Seabreeze and Carolina Beach

Seabreeze Map

Click – for detailed map

New – 7/26/15:  Images of Seabreeze – taken on March 16, 2006 – 6:33am – 8:25am

Source:  Our State, North Carolina – Oceanside Divide – By Herbert L. White

A small strip of land near Wilmington entertained thousands of visitors — some famous — during the Jim Crow era in North Carolina.

SeaBreeze[1]That was the allure of Seabreeze when it was a resort for African-Americans during the Jim Crow era. The place was born out of necessity: Segregation was the way of life then.

African-American men riding through Carolina Beach to access black-owned Bop City, now called Freeman Park, were required to wear shirts over their swimsuits.  African-American swimmers could access the ocean from Carolina Beach on Mondays only, although it was directly across from Seabreeze.

Monte Carlo at Seabreeze

Monte Carlo at Seabreeze

Seabreeze Beach ResortIn many ways, Seabreeze and Carolina Beach, resorts separated by a half-mile — one for blacks, the other for whites — were in different worlds.  Seabreeze, a nearly two-mile strip of unincorporated hamlet, was a busy seaside retreat tucked among mossy oaks and crape myrtles. It was the place to see and be seen.

Seabreeze was home to 31 juke joints, or taverns, where jukeboxes supplied the soundtrack of American culture and attitudes.

Seabreeze Shacks

Seabreeze

…. then ….

Seabreeze, 2008

Seabreeze, 2008

On October 15, 1954, Hurricane Hazel blew in from the Atlantic. Hazel’s estimated 140-mile-per-hour winds and 18-foot storm surge devastated Seabreeze. The hurricane littered the sound with debris from trees torn from their roots; homes caved in or blew from their foundations.

Rather than rebuild, many property owners shuttered entire lots, hastening Seabreeze’s demise with the loss of businesses.

continue reading this interesting history of the people of Seabreeze … from Our State Magazine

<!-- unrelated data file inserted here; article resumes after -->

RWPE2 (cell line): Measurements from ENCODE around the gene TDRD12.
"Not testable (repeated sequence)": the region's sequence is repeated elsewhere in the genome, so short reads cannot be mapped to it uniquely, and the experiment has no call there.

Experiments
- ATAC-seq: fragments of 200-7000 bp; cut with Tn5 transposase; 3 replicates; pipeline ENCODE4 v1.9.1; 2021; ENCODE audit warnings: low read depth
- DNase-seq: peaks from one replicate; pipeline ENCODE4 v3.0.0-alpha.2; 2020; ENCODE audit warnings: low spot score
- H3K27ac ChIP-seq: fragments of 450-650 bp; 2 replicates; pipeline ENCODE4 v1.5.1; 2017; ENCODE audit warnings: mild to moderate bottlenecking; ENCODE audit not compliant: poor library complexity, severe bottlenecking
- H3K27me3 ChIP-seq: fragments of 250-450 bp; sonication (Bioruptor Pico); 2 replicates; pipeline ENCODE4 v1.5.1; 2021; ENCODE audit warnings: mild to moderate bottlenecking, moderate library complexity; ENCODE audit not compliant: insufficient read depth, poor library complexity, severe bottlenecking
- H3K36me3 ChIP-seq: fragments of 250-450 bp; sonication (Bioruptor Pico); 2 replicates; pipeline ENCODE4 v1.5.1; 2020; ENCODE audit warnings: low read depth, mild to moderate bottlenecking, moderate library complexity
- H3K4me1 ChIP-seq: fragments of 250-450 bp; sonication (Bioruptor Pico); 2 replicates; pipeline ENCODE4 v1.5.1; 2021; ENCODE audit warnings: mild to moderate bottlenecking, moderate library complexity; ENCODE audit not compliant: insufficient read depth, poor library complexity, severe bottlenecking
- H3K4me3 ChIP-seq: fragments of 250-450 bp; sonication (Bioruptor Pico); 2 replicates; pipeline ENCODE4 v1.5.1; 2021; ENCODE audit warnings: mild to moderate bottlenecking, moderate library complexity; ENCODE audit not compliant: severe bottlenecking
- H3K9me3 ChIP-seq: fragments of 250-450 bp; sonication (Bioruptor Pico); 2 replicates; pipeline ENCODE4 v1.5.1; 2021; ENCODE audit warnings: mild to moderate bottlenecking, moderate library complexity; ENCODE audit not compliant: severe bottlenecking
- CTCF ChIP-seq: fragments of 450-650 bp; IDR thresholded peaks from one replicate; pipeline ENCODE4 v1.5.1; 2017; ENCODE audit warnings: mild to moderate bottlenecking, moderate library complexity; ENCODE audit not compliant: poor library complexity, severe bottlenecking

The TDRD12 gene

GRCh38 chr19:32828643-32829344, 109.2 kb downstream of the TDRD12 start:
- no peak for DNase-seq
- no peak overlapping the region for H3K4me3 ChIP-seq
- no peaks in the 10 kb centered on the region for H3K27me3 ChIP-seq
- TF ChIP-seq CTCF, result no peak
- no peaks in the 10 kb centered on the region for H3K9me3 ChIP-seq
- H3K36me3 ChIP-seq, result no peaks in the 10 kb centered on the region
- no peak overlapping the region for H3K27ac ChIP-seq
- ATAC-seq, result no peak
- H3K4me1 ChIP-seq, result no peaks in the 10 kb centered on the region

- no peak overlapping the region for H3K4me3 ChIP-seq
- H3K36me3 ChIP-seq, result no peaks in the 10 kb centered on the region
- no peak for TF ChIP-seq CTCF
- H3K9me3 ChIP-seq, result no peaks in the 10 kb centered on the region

Source:  Our State, North Carolina:  Oceanside Divide – By Herbert L. White

A Reader Response: to Oceanside Divide

D Franklin Freeman PhD says:
April 19, 2014 at 13:09
Alexander Freeman was actually not a “Freed Slave” but a Free Person of Color i.e. Black and American Indian – our dates for him are 1788-1855. He is the son of Abraham Freeman (and a brother of my 6th Great Grandfather Moses Freeman) who is listed in the books as a Free Person of Color; and owned much land (thru land grants) around Columbus, Brunswick, Bladen and New Hanover, NC as well as Craven County, SC. We are apart of the currently named Waccamaw-Siouan and Lumbee Tribes. We are proud of our contributions to North Carolina. We just had family from Wilmington, Delco, Leland, Bolton and Buckhead visit our remaining family at Seabreeze last month. I hope that we are able to save this as a major part of North Carolina history.


…. But Wait!      … There’s More …… local content

From:  Oral History – Fessa’ John Hook – ‘Jim Hannah, One of the Two Original Beach Music Pioneers’

Visit Seabreeze AdSeabreeze was the black resort just up the coast across the Intracostal Waterway at Snow’s Cut. Originally called Freeman’s Beach from the 1920’s to the 1950’s, locals made a living serving black tourists with sandwiches, beer, and plenty of room for family picnics in the day and adult entertainment at night. Chicken Hicks found his way to Seabreeze in the early 40’s, returning often for white hot Carolina moonshine, and even hotter music on the piccolos (jukeboxes) at places like the Ponco, The Big Apple, the Daley Breezey Pavilion, Bruce’s, Ponco #2, the Monte Carlo, and as Jim recalled, “a place called Big Mama’s.”   … more »»»


From:  Oral History – Dorothy McQuillan – Part 4: ‘Freeman’

Seabreeze - Daley Breezy

Daley Breezy Pavilion

SeaBreeze had some boats that went across the water and you would dance til you got ready to come back over to this side.